U.S. Sanctions Legislation

Current U.S. sanctions are authorized or mandated under a large number of statutes and executive orders.[5] Over the past decade, and in particular since the end of the Cold War, Congress has taken a more active role in the formulation of foreign policy. State and even local governments have also felt freer to shape the foreign policy agenda. This "democratization" of foreign policy has spurred the imposition of sanctions at the federal, state, and local levels.[6]

Sanction laws can be divided into three categories. First are broad authorization statutes that enable the President to impose sanctions in pursuit of national security or other national interests. Foremost in the United States is the International Emergency Economic Powers Act of 1979 (IEEPA).[7] In other countries, comparable powers are inherent in the office of the prime minister or president.

Next, there are stand-alone laws targeted at specific countries, exemplified by the Comprehensive Anti-Apartheid Act of 1986, the Cuba Democracy Act of 1992, and a number of laws aimed at Iran, Libya and Iraq. However, a more common type of targeted sanctions legislation is a clause in an appropriations or authorization bill that restricts U.S. foreign assistance or military aid to specific countries. In recent years Congress has invoked such restrictions to limit not only aid, but also trade (e.g. Panama) and investment (e.g. Burma).

Third and finally, and another area for policy entrepreneurship, are laws aimed at specific behaviors on the part of two or more countries. These laws may require periodic "certification" by the executive branch before the potential target countries can avoid sanctions. Currently, U.S. legislation targets countries that: expropriate U.S. property; cooperate with the Arab boycott of Israel; have mounted a coup against an elected government; do not cooperate sufficiently with U.S. anti-narcotics efforts; support terrorism; engage in human rights violations or religious persecution; engage in weapons proliferation; or harbor international war criminals.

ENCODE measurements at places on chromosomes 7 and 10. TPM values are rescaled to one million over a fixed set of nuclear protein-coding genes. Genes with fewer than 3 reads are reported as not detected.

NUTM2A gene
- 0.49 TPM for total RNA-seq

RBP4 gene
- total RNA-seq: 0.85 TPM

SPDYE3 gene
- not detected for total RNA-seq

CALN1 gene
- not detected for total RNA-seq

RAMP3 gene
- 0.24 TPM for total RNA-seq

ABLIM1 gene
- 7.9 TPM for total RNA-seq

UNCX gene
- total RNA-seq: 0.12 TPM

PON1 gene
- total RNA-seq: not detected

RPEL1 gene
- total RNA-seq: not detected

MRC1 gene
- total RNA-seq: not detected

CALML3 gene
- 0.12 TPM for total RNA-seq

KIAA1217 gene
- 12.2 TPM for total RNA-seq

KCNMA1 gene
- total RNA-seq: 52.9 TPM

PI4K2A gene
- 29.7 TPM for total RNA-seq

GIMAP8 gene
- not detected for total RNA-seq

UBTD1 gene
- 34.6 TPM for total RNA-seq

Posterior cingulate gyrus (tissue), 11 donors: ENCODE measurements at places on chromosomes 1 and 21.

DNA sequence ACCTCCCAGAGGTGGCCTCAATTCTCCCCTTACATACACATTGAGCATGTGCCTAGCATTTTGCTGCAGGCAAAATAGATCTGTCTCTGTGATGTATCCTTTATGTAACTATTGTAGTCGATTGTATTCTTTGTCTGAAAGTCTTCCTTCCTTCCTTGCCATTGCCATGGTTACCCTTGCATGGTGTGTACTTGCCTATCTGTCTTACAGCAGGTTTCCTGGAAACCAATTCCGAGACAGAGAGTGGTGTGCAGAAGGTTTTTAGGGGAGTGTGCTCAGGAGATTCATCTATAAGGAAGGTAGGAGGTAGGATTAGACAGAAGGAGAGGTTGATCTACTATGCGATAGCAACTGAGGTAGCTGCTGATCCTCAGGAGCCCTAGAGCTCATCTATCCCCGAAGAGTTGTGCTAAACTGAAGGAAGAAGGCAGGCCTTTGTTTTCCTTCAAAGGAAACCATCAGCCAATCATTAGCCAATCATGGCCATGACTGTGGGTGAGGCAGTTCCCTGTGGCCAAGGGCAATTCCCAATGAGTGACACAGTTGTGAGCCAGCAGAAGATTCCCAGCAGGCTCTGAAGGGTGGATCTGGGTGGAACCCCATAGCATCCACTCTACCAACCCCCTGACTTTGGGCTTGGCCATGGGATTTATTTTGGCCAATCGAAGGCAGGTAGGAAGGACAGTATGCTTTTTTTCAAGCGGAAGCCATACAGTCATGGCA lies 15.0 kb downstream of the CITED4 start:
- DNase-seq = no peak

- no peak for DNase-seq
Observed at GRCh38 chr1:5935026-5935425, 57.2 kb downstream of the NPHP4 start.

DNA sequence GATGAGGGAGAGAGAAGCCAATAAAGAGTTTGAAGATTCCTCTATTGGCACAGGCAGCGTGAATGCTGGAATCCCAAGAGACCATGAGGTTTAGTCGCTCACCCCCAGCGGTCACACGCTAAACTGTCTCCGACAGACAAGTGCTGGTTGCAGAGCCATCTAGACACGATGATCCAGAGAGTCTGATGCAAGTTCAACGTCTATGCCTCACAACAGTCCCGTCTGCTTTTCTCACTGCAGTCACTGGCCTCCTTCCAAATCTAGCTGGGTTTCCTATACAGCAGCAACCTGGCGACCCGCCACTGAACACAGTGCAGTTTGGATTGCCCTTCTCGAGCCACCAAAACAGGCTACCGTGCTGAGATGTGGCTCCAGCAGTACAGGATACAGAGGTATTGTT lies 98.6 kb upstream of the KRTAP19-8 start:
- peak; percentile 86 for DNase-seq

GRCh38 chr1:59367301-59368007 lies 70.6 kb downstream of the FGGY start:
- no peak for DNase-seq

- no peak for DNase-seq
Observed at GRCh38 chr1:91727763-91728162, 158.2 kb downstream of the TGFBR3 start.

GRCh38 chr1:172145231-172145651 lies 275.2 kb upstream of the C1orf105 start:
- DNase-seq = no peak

Secondary Sanctions

Another facet of U.S. sanction legislation that received considerable attention in the 1980s and 1990s are secondary sanctions threatened or invoked against third parties, such as Canada or France, that deal with target countries, such as Cuba, Iran or Libya. Secondary sanctions aim to extend the reach of unilateral U.S. measures by applying U.S. law to firms located in third countries that have not imposed similar sanctions. The extraterritorial scope of these measures has repeatedly led to friction with allies. Extraterritorial cases involving U.S. sanctions against Cuba and China erupted in the 1960s. However, the extraterritorial question took on new life in 1982 when the Reagan administration imposed sanctions against the construction of an energy pipeline between the Soviet Union and Western Europe after the declaration of martial law in Poland. European allies were not willing to impose the same restrictions on technology exports or to abandon a project to bring Siberian natural gas to Western Europe. Frustrated by the lack of cooperation, the administration extended U.S. technology sanctions to the foreign subsidiaries and licensees of U.S. firms. European governments criticized the United States for violating their sovereignty and breaking international law, and they banned companies from complying. In the end, the United States had to back down.